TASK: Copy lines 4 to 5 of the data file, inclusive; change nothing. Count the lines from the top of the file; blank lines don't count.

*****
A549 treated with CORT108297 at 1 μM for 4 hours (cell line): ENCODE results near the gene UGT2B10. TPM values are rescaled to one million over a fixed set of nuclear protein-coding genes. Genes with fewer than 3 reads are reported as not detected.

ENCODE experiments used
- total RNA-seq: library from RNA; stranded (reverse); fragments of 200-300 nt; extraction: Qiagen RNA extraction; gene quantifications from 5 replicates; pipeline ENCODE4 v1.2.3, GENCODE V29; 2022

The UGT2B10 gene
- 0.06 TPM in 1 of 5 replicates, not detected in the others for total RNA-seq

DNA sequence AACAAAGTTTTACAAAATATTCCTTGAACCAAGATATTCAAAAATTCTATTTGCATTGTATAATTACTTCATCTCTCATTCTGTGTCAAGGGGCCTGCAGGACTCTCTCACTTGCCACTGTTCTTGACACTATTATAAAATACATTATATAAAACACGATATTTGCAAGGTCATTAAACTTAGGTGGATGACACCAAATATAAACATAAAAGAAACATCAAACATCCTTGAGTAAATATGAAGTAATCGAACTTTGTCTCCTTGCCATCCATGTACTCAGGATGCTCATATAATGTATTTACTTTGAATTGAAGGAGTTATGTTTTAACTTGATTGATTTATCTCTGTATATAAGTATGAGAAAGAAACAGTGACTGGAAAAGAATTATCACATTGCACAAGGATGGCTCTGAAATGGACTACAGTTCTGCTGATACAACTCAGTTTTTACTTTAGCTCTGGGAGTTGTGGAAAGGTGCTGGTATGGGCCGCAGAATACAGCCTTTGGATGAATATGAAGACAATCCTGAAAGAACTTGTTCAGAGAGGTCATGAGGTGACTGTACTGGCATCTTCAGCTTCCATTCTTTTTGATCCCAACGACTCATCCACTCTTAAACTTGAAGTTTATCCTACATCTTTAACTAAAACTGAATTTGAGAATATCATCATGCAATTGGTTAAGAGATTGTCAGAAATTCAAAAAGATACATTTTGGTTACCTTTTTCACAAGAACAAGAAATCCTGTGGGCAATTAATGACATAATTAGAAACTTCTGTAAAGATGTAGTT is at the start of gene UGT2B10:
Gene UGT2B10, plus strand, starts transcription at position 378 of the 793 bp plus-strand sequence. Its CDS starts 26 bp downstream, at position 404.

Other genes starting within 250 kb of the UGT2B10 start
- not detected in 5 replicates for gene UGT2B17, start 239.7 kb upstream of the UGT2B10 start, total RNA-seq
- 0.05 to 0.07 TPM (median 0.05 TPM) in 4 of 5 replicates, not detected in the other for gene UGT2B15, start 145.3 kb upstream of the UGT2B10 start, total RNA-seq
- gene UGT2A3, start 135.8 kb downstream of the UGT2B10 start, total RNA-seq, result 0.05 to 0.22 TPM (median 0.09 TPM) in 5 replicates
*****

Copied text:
The UGT2B10 gene
- 0.06 TPM in 1 of 5 replicates, not detected in the others for total RNA-seq